Join Date: Mar 2007
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A couple of points:
Usually these sorts of details are provided in the boat's listing. You would expect to see a description of the sail inventory and the age/condition of each sail. If this information was not provided up front, a prudent buyer should request it before making an offer.
If you weren't aware of the age of the sails/rigging, was this because you were misled, or merely neglected to investigate? If you were misled, then certainly a price adjustment could be warranted.
So the question boils down to "Were you aware of the age of the sails and rigging when you made the offer?" If you were, then your offer price should have considered the need to replace them. Given their age, before embarking on your "cruising dream", you should be planning to replace most of the working sail inventory as well as the standing and running rigging. It doesn't matter that the seller claims they are in "good condition" -- it would be imprudent to set off on a serious voyage with 25 year old sails and rigging (assuming they've had normal wear and tear).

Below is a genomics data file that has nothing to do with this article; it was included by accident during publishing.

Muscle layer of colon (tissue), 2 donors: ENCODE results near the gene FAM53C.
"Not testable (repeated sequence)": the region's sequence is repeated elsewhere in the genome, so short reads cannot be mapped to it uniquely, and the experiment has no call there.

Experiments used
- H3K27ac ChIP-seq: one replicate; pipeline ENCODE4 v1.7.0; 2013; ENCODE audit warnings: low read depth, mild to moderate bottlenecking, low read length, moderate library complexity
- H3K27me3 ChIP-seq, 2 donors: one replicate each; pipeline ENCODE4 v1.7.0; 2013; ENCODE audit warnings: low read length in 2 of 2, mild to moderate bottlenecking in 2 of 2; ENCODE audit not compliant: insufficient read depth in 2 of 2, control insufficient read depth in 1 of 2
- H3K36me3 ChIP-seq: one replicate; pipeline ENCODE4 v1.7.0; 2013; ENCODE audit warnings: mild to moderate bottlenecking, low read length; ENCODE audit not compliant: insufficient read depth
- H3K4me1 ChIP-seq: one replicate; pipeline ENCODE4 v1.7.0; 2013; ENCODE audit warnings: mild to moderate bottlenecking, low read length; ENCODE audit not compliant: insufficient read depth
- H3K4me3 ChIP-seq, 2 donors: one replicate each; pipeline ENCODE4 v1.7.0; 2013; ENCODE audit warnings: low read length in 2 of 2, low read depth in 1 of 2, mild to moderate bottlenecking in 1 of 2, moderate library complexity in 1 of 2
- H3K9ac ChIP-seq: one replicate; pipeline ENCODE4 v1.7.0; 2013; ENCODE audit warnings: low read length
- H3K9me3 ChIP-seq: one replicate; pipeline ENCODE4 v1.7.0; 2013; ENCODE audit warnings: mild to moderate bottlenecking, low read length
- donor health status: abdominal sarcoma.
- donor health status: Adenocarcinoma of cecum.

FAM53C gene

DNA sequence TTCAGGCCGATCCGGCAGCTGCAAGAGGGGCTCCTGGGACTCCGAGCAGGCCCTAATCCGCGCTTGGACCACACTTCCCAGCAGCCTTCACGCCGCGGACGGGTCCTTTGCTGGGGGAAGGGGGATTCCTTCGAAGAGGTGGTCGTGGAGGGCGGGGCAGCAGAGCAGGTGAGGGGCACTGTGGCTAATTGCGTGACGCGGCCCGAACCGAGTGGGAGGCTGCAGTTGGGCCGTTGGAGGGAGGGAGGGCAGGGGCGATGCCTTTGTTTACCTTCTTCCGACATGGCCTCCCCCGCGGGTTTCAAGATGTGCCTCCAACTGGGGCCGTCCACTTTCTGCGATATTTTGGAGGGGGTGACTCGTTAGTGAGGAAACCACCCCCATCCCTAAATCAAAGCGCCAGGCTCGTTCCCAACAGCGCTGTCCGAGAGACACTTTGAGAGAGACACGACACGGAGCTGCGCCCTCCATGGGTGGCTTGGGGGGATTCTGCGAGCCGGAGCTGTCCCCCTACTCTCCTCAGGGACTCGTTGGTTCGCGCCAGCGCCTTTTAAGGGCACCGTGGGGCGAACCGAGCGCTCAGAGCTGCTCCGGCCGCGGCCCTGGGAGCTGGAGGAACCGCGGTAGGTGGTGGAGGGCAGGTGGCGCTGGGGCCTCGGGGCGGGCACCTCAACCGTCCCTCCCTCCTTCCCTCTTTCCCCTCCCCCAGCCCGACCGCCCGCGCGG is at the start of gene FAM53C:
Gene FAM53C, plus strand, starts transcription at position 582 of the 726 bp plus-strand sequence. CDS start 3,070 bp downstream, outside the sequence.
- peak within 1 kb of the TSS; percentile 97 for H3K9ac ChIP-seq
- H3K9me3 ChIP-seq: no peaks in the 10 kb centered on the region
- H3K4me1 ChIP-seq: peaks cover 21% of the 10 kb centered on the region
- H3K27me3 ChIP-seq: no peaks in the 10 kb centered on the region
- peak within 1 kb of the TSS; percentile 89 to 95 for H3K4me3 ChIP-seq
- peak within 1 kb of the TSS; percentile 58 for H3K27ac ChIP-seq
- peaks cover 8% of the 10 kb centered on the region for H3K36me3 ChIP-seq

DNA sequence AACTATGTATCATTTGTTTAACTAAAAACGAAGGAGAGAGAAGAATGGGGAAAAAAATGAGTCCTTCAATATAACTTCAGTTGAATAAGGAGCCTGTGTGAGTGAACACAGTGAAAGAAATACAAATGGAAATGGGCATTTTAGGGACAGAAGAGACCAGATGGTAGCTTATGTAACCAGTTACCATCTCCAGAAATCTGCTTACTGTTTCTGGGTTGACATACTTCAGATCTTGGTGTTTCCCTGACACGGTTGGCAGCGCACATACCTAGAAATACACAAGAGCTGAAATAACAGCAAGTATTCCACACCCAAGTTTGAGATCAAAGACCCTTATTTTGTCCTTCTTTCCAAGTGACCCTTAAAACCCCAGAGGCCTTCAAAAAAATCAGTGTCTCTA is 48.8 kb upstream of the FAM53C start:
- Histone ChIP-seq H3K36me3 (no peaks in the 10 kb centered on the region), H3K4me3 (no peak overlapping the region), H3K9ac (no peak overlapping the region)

If you simply neglected to investigate these details, or had the info but didn't asses it properly, then it's a little late to lower the offer. Of course, there may be all kinds of other reasons that crop up during survey/sea trial that might justify reducing the offer price.
P.S. In my experience, survey usually comes before sea trial. This is so you and the surveyor can inspect items in operation that were identified during survey as possibly being suspect. Is there some reason why you are planning the sea trial ahead of the survey?
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Pacific Seacraft Crealock 31 #62
NEVER CALLS CRUISINGDAD BACK....CAN"T TAKE THE ACCENT